Oncologist Dr. Belinda Yeoh and a patient

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Medicinal cannabis found to be effective in severe childhood epilepsy

Medicinal cannabis found to be effective in severe childhood epilepsy

In children with the Dravet syndrome - a severe form of epilepsy - those given cannabidiol saw the median frequency of convulsive seizures drop from 12.4 to 5.9 per month - and 5 per cent of the children became entirely seizure free, a study in the New England Journal of Medicine has found.

"This is a major scientific breakthrough", says Professor Ingrid Scheffer, who is our Director of Paediatrics, one of the world's top epileptologists, and a contributing author of the study. "It's the first scientific evidence that cannabidiol works. There have been anecdotal reports in the past, and people with firm beliefs that it works in epilepsy, but this is the first time it's been proven."

Known as CBD, cannabidiol is a natural compound found in cannabis seeds, stalks and flowers. Studies have shown it does not have the psychoactive properties of THC.

Conducted for the Cannabidiol in Dravet Syndrome Study Group, the randomised, double-blind, placebo-controlled trial involved 120 children and young adults across the US and Europe. They received cannabidiol oral solution or a placebo, in addition to standard antiepileptic treatment.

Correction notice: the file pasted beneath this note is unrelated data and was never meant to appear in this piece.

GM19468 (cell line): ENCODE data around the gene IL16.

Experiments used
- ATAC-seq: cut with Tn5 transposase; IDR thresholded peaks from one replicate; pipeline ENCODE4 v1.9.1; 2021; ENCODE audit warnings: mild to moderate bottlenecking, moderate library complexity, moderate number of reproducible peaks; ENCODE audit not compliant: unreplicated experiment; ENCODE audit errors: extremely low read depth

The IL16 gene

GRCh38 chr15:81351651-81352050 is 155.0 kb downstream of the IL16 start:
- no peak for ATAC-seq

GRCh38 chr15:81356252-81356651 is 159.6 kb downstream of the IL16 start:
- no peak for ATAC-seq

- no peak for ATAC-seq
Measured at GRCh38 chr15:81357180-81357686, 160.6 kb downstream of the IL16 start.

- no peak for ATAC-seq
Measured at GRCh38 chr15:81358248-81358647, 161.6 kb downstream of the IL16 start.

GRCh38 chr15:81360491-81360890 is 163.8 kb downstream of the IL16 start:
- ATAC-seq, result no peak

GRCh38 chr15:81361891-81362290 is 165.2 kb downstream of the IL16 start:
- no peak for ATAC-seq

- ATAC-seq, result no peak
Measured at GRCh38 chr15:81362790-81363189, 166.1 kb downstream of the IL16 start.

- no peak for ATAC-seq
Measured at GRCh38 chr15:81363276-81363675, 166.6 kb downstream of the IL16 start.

Seizure frequency was measured over a 14-week treatment period. The median frequency of convulsive seizures per month decreased from 12.4 to 5.9 with cannabidiol, compared with a decrease from 14.9 to 14.1 with placebo.

There was no significant reduction in nonconvulsive seizures. Five per cent of patients taking cannabidiol became seizure-free, compared with none of the placebo group.

Side effects were more frequent in the cannabidiol group and included diarrhoea, vomiting, fatigue, increased body temperature, drowsiness and abnormal liver-function tests.

Professor Scheffer welcomed the findings. "I am delighted that we finally have high level evidence that cannabidiol is effective for uncontrolled seizures in Dravet syndrome," she says.

"Until now, there has only been anecdotal evidence but now we have scientific evidence proving that cannabidiol is definitely effective in epilepsy.

"The next question is whether cannabidiol is effective in other forms of epilepsy and it is great that there are trials already underway of cannabidiol in other groups of patients with epilepsy."